Skirting Reyjavik, we headed to the Snaefellsnes Peninsula, a growing beauty spot about three hours from the city. The drive was the full Top Gear, skirting Faxa Bay and Reykjavik’s backdrop, Mount Esja, which Bruno rechristened the “tiramisu”, due to its icing sugar-topped appearance. The majestic landscape kept on delivering, revealing mile upon mile of glorious open road, mountains, lakes and scattered settlements: Grundarfjördour, Kirkjufell, Bjarnarhöfn. At the small and mercifully pronounceable fishing village of Rif we put down roots, then set out to circumnavigate the peninsula’s remote tip – a worthy setting for Jules Verne’s Journey to the Centre of the Earth, inspired by the Snaefellsnes volcano.
With the volcano looming above us like a vast meringue – they call it the “crown of Iceland” – we walked up a couple of smaller, spent volcanoes, strolled through fields of lava towards black beaches, and took a walk from Hellnar to Arnarstapi, villages between the mountain and the sea where hexagonal basalt pillars provide homes for millions of screeching seabirds. Our reward was a fantastic fish soup in Hellnar’s Primus café.
The following day we mustered in Ólafsvík harbour to go on a whale-watching expedition. The cold sea wasn’t entirely appealing but off we sailed, the deck hands scouting the sea like Horatio Nelson at post. Just as everyone was getting twitchy the skipper piped up: “Sperm whale at nine o’clock!” That great leviathan came within ten metres of the boat and a half-hour later, we’d clocked up about nine sightings before heading home.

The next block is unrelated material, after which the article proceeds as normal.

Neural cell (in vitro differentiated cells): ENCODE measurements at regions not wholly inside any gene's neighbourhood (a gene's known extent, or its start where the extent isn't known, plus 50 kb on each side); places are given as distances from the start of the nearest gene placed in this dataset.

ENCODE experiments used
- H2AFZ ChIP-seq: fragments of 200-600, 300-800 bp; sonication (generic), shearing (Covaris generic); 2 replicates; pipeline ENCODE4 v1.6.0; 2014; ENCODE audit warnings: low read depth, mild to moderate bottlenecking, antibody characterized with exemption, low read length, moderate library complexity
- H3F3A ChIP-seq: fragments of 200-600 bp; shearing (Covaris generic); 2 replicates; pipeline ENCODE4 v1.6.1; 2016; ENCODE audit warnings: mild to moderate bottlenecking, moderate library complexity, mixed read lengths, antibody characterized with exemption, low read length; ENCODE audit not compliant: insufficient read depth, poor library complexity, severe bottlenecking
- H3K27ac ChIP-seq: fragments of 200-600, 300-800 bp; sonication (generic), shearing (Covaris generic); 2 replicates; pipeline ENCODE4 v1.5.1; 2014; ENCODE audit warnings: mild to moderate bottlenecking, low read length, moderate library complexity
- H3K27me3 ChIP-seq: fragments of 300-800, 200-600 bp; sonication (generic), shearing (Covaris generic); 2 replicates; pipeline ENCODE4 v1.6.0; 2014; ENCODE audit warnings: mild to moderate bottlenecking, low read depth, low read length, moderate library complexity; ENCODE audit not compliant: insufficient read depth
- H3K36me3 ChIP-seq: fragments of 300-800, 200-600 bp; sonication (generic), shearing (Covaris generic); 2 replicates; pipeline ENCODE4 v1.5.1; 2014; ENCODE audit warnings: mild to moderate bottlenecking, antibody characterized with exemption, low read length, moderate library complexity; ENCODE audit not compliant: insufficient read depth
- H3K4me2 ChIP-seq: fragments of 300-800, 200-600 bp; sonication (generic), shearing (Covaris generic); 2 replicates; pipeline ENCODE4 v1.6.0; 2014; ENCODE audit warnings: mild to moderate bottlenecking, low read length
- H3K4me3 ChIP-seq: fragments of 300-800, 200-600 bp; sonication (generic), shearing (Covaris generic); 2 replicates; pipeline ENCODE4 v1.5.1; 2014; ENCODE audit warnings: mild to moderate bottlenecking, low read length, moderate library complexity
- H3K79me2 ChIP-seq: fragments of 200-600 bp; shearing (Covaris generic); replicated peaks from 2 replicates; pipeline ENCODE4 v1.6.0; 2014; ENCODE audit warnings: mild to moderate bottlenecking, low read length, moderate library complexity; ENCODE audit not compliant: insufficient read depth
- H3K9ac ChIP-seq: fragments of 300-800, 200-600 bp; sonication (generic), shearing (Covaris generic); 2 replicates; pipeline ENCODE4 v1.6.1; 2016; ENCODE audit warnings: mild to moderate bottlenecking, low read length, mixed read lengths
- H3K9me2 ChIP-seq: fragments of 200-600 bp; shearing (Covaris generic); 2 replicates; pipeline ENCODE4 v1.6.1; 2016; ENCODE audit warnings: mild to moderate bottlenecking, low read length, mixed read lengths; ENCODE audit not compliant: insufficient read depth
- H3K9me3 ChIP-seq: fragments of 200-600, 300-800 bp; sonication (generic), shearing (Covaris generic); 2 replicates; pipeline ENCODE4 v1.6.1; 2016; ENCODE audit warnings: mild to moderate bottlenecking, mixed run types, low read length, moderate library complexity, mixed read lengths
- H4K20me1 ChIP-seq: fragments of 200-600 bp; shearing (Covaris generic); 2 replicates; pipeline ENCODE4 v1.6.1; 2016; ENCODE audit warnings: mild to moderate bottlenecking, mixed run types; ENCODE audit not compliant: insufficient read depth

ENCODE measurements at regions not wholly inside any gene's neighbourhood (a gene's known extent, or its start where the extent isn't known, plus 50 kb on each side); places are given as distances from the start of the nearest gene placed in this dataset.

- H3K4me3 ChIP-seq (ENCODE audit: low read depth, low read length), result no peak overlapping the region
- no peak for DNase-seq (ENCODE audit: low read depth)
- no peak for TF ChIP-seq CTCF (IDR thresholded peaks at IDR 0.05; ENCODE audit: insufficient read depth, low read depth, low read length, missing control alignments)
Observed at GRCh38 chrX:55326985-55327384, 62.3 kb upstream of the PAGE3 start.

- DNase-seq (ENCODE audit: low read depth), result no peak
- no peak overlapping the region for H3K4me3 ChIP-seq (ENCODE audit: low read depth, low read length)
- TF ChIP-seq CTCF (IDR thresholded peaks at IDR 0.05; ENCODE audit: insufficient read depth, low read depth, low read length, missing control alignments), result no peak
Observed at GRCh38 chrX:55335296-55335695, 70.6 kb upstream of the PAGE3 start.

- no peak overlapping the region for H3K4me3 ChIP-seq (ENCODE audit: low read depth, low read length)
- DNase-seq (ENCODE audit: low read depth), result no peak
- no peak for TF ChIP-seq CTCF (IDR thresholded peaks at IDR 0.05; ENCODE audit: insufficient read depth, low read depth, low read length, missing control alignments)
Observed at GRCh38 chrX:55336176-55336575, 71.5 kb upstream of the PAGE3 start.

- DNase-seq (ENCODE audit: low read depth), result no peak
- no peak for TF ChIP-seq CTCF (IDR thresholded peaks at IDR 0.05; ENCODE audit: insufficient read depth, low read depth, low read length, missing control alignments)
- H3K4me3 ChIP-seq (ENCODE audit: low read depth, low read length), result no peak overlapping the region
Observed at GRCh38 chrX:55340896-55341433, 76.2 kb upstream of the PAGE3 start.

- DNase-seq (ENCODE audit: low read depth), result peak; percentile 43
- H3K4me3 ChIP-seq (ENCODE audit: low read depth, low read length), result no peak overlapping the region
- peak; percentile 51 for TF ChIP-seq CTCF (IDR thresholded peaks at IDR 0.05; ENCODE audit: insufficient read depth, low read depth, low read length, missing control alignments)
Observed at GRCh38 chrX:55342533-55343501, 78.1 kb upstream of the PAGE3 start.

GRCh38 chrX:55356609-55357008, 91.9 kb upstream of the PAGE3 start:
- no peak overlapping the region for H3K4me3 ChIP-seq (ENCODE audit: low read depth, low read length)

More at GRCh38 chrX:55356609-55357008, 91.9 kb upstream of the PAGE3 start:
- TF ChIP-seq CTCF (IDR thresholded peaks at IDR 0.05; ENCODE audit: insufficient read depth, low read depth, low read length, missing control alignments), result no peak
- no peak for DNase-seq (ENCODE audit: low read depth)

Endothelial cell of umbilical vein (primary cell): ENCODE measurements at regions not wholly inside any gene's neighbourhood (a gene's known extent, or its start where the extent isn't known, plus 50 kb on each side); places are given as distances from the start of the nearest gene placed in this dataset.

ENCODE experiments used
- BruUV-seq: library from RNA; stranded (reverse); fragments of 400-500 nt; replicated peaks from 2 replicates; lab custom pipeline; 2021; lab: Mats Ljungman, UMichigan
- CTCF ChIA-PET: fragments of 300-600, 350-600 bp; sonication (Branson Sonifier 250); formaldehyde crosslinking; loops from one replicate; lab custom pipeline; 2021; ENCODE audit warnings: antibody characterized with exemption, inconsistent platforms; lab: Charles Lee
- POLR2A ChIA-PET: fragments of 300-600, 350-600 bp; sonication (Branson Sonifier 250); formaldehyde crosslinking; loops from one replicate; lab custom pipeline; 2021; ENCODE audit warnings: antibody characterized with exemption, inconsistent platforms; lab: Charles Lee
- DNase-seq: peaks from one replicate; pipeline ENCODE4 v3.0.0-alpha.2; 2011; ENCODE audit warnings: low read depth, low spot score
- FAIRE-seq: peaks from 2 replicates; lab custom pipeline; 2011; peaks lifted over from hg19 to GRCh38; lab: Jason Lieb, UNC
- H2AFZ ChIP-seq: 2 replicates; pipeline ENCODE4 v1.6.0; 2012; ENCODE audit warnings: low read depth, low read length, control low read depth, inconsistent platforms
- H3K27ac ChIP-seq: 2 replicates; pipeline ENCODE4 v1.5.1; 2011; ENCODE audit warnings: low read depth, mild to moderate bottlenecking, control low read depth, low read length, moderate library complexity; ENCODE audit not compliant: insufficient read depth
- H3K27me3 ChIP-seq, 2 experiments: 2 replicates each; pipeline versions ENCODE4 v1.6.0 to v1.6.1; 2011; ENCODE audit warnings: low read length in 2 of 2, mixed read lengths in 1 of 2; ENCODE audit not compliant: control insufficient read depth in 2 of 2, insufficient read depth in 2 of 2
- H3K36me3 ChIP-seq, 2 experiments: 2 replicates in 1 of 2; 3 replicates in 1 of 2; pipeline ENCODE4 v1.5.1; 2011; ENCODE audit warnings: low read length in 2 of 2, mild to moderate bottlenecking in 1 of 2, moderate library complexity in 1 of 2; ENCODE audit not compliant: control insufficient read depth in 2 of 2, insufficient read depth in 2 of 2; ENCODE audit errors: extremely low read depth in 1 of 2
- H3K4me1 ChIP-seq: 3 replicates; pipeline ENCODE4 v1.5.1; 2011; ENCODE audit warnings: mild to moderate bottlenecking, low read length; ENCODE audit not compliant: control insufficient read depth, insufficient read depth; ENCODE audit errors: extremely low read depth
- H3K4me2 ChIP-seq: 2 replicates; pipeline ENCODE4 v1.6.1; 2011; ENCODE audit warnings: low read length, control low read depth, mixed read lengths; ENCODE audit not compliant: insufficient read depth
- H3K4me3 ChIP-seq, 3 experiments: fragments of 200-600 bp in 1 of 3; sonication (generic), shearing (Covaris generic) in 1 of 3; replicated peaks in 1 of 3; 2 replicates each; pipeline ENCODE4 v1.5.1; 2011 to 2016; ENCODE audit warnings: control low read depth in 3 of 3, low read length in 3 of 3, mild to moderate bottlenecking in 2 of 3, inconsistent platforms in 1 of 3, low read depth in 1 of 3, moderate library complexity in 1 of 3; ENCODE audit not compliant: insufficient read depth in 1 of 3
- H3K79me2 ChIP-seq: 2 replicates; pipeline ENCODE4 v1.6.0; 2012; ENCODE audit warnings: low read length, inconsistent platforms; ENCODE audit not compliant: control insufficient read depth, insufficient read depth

We then drove eastwards, passing Reykjavik again en route towards South Iceland, stopping in a few places such as extraordinary Seljavallalaug swimming pool, directly fed by geothermal water that heats the deep green pool to about 35˚C. After a luscious wallow, surrounded by a mountainous amphitheatre, we headed to one of Iceland’s famous waterfalls, Skógafoss, and then decided to hike to the Reykjadalur hot river: perhaps the most extraordinary experience of our journey. This hilly two-mile trek sorted out the hardcore from the coach-tour, and once or twice we almost gave up, but eventually we made it to a phenomenal valley in the sky where plumes of steam marked the locations of hot springs, and where a jolly fraternity of intrepid walkers wallowed in a stream that was about 40˚C. Indeed, it was so hot that we found a pool cooled by a tributary of snowmelt. It was like having a celestial bath.
A few miles farther along the South Iceland stretch of the N1 – one of the most jaw-dropping roads in the world – we came to our accommodation at Sólheimahjáleiga, close to the town of Vik and also to the Sólheimajökull glacier. A cosy night later we headed to see the great hulking form, somewhat in retreat these days but still an extraordinary presence. The sun shone as we walked up to this real-life geography lesson, but sadly it was too windy for a glacier hike. Iceland’s wonders must be treated with respect and as if to remind us of that, Eyjafjallajökull volcano peeked over the glacier, letting us know who was in charge.
Then it was time for a treat. You can’t go to Iceland and not visit the Blue Lagoon, possibly the world’s most famous swimming pool – an eerily ice-blue lake next to a power station in Keflavik’s lava fields. As Bruno said, “I’ve ticked off a lot of my bucket list already.” As we left, with lungs clean, heads clear, and dreams full of sagas, we already hoped to return to the land of ice and fire.
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